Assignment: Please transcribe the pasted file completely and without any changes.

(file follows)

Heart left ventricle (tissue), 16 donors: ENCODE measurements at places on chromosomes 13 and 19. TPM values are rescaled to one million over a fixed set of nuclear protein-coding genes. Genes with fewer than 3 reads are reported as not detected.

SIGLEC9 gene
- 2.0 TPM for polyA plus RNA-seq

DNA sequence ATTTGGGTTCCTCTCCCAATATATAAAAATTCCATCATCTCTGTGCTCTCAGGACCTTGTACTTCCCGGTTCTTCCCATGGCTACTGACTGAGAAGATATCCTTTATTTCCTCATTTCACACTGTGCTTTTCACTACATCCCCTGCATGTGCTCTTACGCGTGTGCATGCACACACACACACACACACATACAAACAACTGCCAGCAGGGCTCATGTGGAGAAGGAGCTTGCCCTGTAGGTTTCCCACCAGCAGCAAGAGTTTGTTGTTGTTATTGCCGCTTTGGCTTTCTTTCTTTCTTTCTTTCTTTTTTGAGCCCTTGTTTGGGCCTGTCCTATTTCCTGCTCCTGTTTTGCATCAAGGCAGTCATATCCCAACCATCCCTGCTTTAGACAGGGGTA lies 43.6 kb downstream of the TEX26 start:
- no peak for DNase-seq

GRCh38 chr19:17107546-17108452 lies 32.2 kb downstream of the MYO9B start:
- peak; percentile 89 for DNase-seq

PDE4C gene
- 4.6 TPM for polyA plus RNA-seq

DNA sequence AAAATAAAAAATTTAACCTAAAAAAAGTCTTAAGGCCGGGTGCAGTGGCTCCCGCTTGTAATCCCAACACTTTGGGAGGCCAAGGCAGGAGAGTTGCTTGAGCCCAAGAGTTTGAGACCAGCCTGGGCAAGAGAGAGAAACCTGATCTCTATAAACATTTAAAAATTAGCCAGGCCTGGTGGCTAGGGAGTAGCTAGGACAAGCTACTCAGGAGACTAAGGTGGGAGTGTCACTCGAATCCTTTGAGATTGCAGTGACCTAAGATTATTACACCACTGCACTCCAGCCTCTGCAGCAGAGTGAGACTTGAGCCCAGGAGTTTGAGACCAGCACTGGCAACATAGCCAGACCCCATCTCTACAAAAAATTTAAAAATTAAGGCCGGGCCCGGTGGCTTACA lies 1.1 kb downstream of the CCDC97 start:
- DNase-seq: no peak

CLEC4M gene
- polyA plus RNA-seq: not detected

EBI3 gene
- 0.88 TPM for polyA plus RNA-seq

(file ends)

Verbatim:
Heart left ventricle (tissue), 16 donors: ENCODE measurements at places on chromosomes 13 and 19. TPM values are rescaled to one million over a fixed set of nuclear protein-coding genes. Genes with fewer than 3 reads are reported as not detected.

SIGLEC9 gene
- 2.0 TPM for polyA plus RNA-seq

DNA sequence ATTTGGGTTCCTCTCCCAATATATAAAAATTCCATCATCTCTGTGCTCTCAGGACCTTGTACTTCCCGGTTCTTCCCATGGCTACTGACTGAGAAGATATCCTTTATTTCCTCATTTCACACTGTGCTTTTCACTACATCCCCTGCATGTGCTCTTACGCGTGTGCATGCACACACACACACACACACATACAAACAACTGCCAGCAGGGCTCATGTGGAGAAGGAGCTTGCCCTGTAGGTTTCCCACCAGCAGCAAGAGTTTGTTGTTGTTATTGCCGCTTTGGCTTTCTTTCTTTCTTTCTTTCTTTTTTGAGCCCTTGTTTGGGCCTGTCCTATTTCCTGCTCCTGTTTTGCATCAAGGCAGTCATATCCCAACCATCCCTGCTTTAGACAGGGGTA lies 43.6 kb downstream of the TEX26 start:
- no peak for DNase-seq

GRCh38 chr19:17107546-17108452 lies 32.2 kb downstream of the MYO9B start:
- peak; percentile 89 for DNase-seq

PDE4C gene
- 4.6 TPM for polyA plus RNA-seq

DNA sequence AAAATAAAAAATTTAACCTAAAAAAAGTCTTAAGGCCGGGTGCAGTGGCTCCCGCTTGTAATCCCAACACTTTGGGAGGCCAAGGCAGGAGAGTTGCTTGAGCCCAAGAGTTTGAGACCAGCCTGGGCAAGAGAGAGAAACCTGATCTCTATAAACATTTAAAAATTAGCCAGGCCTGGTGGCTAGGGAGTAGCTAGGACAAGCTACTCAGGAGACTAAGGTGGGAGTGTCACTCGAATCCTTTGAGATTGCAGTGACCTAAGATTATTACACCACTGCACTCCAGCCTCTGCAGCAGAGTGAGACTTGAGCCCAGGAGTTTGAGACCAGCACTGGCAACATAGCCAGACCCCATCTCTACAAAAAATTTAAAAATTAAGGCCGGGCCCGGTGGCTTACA lies 1.1 kb downstream of the CCDC97 start:
- DNase-seq: no peak

CLEC4M gene
- polyA plus RNA-seq: not detected

EBI3 gene
- 0.88 TPM for polyA plus RNA-seq